Overall net reaction
14 H + + 14 e 7 H 2

2.2. Triethanolamine (TEOA)

2.2. Triethanolamine (TEOA):

In the case of TEOA as sacrificial reagent, TEOA becomes formaldehyde and then to hydrogen as shown in Equations (14) and (15).
P h o t o c a t a l y s t   h v h + + e
2 H + + 2 e   H 2  
h + + H 2 O     O H * + H +
h + + O H     O H *
T E O A + O H * H C H O + N H 3
H C H O + O H * H 2 + b y   p r o d u c t s C O 2

2.3. Sodium Sulphide and Sodium Sulphite Mixture (Na


S and Na





P h o t o c a t a l y s t   2 h v 2 h + + 2 e  
A t C B 2 e + 2 H 2 O   H 2 + 2 O H
A t V B 2 h + + S O 3 2 + 2 O H S O 4 2 + H 2 O  
2 S O 3 2 + 2 h +     S 2 O 6 2
2 S 2 + 2 h + S 2 2  
S 2 2 + S O 3 2   S 2 O 3 2 + S 2
In this type of systems, sulphide (S2−) and sulphite (SO32−) can act as sacrificial inorganic reagents for the photocatalytic hydrogen generation because they are very efficient hole acceptors, enabling the effective separation of the charge carriers. The oxidation of S2− and SO32− can occur either by a two-electron transfer process (16) to (18) or one-electron oxidation (19) to (21).

3. Overall Water Splitting

Overall water splitting (OWS) is an act of producing hydrogen that involves utilizing water as the lone reactant at a pH of 7 with the right photocatalyst under full sunshine. Even if HER and OER happen as shown in Equations (1) and (2), the rate of HER is much lower than it would be with a sacrificial agent. As a matter of fact, the HER values reported from OWS are at least 2–3 orders of magnitude less than those reported using sacrificial agents. The OER (Equation (2)) is a four electron process that cause sluggish kinetics and lowers the total rate of OWS. In this regard, several catalyst materials have been published in the literature with the aim of enhancing the overall kinetics of OWS and so achieving efficient hydrogen production. In this scenario, Domen and colleagues as well as several others have made contributions using a Z-scheme method to effective hydrogen production [8][9][10][11][12][13][14][15]. In which BiVO4:Mo and SrTiO3:La,Rh used as photocatalyst-I (PS-I) and photocatalyst-II (PS-II), and Au used as electron mediator. The CB of PS-I is closer to the VB of PS-II via Au metallic electron mediator to reduce the resistance to the migration of electrons and holes. Whenever the composite got excited with light energy, both PS-I and PS-II generates photoexcitons and the electrons at CB of PS-I will combined with the holes at VB of PS-II via Au mediator. The terminal electrons and holes will take place in redox reaction. However, compared to the anticipated STH (solar to hydrogen) conversion efficiency values (10% and higher), the efficiency (1%) that has been recorded so far is quite low for commercial-scale hydrogen generation. There is a chance to raise the total rate of OWS by employing alternate strategy such as the thin film technique. The efficiency of converting solar energy into hydrogen is often measured using one of two techniques as follows.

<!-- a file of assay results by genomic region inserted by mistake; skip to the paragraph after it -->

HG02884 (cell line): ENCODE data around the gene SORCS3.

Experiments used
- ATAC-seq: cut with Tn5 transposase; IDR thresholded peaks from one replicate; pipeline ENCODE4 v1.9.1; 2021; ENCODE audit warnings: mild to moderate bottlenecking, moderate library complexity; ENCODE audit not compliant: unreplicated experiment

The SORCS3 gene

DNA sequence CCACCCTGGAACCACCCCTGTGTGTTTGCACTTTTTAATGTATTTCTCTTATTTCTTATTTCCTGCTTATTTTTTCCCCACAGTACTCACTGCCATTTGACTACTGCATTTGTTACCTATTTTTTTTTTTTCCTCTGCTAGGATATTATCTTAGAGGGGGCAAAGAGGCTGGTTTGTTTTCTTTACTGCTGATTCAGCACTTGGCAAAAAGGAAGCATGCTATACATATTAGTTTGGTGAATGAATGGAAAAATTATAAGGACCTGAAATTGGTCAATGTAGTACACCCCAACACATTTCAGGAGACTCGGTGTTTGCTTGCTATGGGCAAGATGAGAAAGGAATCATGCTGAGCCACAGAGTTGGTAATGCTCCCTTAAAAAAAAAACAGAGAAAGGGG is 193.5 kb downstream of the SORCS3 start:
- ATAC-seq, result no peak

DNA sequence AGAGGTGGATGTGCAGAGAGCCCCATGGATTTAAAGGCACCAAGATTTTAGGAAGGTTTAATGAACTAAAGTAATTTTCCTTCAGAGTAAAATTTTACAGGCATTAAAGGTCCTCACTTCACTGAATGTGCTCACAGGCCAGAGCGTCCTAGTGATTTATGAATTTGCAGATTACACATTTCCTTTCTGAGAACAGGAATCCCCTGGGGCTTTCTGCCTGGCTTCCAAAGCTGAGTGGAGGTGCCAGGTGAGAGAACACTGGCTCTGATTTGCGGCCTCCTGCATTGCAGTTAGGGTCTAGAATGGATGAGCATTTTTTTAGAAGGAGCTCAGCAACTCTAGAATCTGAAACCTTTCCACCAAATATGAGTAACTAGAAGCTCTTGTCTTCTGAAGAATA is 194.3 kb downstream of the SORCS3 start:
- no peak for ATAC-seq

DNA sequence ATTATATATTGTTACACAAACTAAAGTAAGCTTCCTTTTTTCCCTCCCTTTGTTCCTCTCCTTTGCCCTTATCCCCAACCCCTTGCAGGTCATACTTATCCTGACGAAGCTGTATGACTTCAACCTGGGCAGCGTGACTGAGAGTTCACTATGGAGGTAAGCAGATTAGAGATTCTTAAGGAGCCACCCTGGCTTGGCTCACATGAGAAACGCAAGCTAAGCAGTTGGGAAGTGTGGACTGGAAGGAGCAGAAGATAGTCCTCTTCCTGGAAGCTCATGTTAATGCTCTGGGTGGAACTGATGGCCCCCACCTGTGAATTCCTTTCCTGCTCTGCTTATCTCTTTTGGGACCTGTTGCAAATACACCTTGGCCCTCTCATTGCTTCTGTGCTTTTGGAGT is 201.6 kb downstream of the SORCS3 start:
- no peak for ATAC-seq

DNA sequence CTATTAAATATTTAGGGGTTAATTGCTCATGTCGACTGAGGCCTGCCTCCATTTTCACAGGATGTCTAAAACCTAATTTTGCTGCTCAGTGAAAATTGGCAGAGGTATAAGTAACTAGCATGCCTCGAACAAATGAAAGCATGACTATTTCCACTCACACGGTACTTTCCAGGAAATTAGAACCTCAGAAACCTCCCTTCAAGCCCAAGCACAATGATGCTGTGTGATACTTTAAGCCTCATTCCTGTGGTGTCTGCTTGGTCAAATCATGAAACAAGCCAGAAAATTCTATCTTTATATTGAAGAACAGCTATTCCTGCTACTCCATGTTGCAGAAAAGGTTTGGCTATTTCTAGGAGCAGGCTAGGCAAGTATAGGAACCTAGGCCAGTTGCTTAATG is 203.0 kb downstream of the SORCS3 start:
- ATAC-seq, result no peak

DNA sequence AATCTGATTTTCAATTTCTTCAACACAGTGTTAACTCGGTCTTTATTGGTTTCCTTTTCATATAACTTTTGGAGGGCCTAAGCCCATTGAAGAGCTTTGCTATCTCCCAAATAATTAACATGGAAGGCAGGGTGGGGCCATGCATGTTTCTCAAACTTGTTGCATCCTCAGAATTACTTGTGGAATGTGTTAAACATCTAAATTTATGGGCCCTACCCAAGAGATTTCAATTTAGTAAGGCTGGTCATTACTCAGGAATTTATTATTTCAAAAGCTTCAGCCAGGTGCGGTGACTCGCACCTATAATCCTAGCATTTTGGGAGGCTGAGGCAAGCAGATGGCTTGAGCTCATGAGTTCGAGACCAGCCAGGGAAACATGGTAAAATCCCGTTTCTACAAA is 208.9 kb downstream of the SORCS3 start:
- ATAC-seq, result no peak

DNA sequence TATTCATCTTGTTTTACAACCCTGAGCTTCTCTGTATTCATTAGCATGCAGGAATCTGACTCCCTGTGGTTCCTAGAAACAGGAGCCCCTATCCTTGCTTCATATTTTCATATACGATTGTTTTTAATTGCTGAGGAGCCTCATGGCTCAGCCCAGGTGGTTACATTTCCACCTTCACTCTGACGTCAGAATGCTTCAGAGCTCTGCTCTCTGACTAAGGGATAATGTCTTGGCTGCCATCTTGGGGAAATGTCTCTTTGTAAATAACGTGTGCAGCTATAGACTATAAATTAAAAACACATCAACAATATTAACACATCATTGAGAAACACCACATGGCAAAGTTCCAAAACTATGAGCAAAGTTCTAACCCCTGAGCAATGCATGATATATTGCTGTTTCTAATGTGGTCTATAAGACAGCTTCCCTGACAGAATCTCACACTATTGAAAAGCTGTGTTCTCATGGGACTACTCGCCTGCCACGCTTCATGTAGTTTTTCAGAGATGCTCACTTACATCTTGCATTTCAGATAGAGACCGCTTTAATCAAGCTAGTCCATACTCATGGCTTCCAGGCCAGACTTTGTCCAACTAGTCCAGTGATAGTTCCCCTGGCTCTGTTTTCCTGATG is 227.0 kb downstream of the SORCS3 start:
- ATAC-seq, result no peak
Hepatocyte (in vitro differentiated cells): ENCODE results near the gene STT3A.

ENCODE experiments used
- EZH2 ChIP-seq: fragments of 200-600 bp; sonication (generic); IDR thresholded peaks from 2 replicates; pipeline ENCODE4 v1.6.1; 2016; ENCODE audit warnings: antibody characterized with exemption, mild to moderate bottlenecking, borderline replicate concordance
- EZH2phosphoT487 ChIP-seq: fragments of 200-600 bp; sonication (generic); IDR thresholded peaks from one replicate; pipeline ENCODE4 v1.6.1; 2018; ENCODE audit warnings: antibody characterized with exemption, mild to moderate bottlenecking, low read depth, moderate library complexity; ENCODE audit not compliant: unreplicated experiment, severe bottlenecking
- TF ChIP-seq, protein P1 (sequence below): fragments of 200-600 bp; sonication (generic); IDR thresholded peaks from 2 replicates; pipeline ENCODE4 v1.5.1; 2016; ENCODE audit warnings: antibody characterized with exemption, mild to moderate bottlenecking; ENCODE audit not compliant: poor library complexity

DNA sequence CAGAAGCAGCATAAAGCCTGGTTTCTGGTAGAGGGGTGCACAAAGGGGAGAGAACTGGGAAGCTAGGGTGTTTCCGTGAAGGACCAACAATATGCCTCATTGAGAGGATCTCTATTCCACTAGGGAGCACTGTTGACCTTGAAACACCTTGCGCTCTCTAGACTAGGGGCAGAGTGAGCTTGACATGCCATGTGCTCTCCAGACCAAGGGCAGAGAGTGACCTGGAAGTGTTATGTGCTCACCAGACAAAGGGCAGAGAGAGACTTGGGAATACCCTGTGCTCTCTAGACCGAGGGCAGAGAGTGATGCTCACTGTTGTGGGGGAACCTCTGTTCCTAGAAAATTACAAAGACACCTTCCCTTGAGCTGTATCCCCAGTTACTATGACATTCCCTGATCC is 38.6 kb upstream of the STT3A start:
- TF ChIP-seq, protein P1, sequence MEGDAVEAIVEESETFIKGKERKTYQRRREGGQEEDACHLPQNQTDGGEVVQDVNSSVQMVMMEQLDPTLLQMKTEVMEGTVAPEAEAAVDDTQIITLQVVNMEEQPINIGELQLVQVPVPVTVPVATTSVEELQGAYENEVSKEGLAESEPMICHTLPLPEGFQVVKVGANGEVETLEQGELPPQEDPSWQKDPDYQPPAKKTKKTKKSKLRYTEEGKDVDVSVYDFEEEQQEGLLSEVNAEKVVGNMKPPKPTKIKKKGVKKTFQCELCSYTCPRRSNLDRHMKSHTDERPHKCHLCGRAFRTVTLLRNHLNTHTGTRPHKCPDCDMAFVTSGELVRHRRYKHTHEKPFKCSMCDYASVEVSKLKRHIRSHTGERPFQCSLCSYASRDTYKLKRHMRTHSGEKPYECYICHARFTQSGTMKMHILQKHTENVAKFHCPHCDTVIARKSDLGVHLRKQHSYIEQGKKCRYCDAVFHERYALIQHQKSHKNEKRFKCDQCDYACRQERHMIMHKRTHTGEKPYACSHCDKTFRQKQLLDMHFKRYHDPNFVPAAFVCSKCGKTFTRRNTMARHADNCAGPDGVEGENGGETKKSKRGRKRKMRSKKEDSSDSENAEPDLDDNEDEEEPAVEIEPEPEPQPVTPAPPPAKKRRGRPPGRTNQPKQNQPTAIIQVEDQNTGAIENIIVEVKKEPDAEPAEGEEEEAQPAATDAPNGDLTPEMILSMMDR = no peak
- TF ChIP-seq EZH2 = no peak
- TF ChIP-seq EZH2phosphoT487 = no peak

Apparent   quantum   yield   AQY = 2 × no   of   hydrogen   molecules no   of   photons × 100
From the above equation, the number of incident photons can be measured using a radiant power energy meter, which considers the following equation (Equation (23)):
E = nhv = nh C λ
where E stands for incoming light energy, n stands for photon number, h for Planck’s constant (6.634×1034 j S), c for light velocity, and λ for incident light wavelength.

4. Factors for Achieving the High Efficiency of SWS

It is practically impossible for a single semiconductor material to function as an effective SWS photocatalyst and to carry out all three of the key processes of (a) light absorption from the broad spectrum of sunlight, (b) charge separation and diffusion to redox sites, and (c) actual redox reactions.